Faith lost in this franchise.
2008’s Mirror’s Edge was a mixed bag. To a select few it was a flawed masterpiece, a game that EA took a risk on. To others, a boring run simulator with a terrible story and combat mechanics. The game looked amazing at the time, the art design was beautifully minimalist and so too was the sound. However, there were serious problems with the level design and combat meaning it was also a very frustrating experience for many. Those ‘many’ probably included EA and DICE too, as deep down they surely would have felt there was a great game in there, waiting to be released to the masses. It took eight years, but a follow up is here. The big question now is this the Mirror’s Edge that the game could have been back in 2008? Not really.
Mirror’s Edge Catalyst is a prequel (reboot) to the first game and for those that never played that one, it doesn’t matter. You are not going to miss anything. The premise of the two games is virtually identical. You play as Faith, a grumpy young woman who’s job in life is to be a ‘runner’. Runners in this world are used to send messages and packages hand-to-hand to various clients, keeping them out the way of the eyes and cameras of the ruling government and its forced surveillance society. The setting could’ve have produced an interesting and dark story, matching the wonderfully stark visuals which reflect the cold, uncaring society the game world has, but this doesn’t happen. As with the first game, the actual plot is still tragically uninteresting and terribly boring.
Controlling Faith is pretty straightforward. One shoulder button to jump and move up, another to duck down and crouch. Combat is handled with a couple of buttons too. Light and heavy attacks. These attacks can be modified depending on how you attack the enemy. Attacking while wall running is different than attacking with a jump for instance. As you run around you build up a focus meter which allows you to become immune to bullets. Lose motion and the meter drains. An interesting mechanic that never really plays out to anything. At no point in the game did I need to rely on a full meter. Another pointless feature is the upgrade system. Everything can be unlocked so quickly, you end up wondering why it’s there in the first place. Such skills as ‘climb a ladder/pipe quicker’ or ‘turn around’ should not be an unlocklable in the first place. These are basic skills Faith should have from the outset.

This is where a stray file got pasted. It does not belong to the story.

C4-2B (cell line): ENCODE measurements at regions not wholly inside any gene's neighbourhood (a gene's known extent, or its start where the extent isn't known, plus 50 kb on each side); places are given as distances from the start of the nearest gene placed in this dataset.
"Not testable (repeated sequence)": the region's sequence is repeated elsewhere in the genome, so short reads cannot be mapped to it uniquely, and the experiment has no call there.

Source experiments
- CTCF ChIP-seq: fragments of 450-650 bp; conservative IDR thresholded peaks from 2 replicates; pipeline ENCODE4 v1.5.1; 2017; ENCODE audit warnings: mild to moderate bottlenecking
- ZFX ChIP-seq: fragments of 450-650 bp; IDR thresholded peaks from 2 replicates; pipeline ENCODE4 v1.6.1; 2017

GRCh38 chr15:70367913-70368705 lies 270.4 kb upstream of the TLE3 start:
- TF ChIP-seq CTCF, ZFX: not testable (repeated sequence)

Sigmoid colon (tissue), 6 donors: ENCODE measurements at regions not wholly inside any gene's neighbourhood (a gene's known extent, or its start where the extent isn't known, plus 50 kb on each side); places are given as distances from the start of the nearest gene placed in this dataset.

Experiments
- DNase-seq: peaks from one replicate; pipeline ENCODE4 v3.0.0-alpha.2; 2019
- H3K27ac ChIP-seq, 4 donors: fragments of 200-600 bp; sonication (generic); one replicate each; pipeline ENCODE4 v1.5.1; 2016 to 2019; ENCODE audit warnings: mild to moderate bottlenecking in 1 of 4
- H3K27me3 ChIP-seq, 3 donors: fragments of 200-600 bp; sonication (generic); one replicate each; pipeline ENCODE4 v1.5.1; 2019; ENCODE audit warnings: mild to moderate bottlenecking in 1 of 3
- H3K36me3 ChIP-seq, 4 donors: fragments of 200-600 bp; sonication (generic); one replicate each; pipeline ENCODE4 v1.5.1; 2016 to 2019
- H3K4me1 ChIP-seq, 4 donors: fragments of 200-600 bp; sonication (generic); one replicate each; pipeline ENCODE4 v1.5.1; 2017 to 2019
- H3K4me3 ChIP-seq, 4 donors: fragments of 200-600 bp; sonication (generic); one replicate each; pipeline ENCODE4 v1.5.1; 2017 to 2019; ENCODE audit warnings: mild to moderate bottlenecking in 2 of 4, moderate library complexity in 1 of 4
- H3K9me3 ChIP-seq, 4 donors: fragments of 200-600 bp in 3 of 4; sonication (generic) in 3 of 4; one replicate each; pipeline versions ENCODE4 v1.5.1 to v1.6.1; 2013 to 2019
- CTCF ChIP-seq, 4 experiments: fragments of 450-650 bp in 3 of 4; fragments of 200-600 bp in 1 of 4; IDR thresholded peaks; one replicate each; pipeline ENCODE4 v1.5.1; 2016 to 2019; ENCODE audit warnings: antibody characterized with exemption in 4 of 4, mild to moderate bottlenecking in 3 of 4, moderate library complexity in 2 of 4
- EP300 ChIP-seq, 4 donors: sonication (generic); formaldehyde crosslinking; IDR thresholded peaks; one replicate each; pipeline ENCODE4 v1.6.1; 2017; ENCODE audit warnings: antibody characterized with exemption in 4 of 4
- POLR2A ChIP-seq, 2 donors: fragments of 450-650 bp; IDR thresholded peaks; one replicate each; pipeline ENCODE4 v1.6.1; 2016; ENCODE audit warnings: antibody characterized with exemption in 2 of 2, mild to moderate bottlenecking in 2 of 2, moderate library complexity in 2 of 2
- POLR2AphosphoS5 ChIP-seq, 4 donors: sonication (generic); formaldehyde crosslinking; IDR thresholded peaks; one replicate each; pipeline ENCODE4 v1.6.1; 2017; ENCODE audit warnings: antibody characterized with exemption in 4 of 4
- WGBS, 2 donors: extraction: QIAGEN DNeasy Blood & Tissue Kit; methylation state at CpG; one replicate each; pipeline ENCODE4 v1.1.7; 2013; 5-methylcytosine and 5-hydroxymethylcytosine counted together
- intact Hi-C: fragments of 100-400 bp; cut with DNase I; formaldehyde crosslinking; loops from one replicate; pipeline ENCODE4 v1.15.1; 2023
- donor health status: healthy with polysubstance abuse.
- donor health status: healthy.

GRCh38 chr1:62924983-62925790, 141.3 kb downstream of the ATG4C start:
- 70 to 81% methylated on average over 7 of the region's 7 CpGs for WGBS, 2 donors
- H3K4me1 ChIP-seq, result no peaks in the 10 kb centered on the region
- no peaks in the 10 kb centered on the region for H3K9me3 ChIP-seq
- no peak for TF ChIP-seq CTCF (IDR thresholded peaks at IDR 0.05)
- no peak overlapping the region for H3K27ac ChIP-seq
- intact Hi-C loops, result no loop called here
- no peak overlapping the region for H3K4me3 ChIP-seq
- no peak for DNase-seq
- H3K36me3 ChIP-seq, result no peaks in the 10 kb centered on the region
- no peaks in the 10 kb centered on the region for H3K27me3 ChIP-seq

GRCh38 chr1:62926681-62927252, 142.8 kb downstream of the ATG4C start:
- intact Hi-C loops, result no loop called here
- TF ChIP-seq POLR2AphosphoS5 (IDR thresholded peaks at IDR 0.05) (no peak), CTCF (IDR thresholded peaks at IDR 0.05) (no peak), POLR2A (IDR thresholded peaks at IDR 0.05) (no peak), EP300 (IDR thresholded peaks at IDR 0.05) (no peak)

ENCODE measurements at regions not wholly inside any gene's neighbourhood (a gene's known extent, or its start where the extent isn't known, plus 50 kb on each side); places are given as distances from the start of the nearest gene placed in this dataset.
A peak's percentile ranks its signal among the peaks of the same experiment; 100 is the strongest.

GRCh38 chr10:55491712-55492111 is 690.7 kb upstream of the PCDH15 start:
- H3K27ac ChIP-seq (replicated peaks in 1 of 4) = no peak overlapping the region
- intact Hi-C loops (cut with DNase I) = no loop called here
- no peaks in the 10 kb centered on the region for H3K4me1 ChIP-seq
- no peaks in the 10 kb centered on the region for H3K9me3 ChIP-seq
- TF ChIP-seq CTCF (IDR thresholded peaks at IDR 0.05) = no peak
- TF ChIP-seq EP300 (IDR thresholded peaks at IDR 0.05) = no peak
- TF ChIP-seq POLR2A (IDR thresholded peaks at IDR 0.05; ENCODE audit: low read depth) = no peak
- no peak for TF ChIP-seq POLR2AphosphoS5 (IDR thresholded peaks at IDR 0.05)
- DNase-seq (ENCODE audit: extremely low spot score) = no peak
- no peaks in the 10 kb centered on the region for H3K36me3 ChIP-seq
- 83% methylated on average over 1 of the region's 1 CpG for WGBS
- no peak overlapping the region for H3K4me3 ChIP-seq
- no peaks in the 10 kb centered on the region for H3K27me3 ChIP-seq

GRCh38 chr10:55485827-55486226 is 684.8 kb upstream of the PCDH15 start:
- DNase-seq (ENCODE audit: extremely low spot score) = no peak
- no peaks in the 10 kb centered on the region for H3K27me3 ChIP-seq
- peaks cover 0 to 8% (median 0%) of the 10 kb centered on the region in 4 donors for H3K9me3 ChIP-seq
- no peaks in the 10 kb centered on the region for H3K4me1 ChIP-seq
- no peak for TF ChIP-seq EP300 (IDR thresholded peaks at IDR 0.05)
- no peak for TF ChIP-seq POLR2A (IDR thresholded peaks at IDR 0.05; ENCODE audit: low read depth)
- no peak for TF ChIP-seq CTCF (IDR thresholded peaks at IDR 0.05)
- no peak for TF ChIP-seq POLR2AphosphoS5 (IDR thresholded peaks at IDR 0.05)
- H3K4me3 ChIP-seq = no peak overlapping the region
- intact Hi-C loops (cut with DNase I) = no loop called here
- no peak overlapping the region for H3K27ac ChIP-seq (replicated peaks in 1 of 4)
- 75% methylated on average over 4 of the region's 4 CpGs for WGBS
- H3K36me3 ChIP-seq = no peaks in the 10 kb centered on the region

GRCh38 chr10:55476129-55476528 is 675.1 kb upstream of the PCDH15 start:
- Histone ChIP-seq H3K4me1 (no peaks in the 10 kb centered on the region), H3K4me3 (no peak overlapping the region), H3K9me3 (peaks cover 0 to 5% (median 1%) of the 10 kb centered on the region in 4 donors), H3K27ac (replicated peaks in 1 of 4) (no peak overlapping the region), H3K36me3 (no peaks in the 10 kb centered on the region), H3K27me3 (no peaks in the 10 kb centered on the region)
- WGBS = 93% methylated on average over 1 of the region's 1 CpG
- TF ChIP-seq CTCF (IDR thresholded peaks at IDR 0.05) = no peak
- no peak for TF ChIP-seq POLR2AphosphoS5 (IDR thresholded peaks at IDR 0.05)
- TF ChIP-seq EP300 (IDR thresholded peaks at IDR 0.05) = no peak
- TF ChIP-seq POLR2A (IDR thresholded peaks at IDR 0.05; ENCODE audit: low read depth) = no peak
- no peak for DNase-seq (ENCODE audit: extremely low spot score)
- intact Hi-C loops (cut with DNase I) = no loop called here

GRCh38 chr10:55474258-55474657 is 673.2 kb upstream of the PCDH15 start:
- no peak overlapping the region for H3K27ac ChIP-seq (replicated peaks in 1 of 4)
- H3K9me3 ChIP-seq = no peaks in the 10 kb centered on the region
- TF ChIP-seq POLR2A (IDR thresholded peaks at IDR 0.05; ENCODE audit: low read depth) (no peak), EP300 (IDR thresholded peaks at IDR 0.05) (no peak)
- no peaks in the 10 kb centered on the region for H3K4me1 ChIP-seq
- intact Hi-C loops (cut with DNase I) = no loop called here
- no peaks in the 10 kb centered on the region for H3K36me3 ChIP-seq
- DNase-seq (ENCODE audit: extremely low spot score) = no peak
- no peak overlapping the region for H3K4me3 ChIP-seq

Unlike the first game, Catalyst takes place in an open world environment that you’re free to explore how you want. It’s such a shame that the city is so dead and empty. The people who inhabit the city are locked away behind glass windows and can never be interacted with the. The ones you do run into are locked in place, never moving. Just stood there, like a statue. Sometimes these motionless beings will dish out side missions for Faith to take up.
Most of the side missions are time based. An awful game mechanic. These missions usually see you trying to deliver packages or distract guards all while battling an in game timer. The main campaign missions are not much different either. Lots of chasing and delivering items. The better missions are usually ones that take place in the games interiors which feature some lite jumping puzzles and has some of the more striking looking visuals. You can beat the main campaign missions in under 6 hours. Add a couple more hours for the side missions. The majority of post game play will be taken up by finding all the collectibles and trying to beat other players time trial times that they can post to the game via the social menu.
Speaking of visuals, the art design is fantastic but this is easily the worst looking Frostbite game to date. There is a huge problem with textures loading in and when they do they still look like a blurry mess and other than the emo looking main characters, everybody else looks like they fell out of a PS2 game. Yes, PS2! To my eyes Catalyst doesn’t look that much better than the Xbox 360 version which was eight years ago…
As with the first game, Catalyst suffers an identity crisis. Combat is shoehorned in when the game really doesn’t need it. The game should be all about avoiding combat at all costs. It also needs a strong story that ties in with the game play mechanics. Both games have a great central core idea. Free running in first person. Yet DICE doesn’t know what to do with that and yet again we are left with an interesting mechanic with nothing substantial or rewarding built around it.
If there is going to be another Mirror’s Edge, it’s time EA shipped the franchise off to another developer who could bring all the threads together into a more focused package.
Mirror’s Edge Catalyst is available now on PC, PS4 and Xbox One.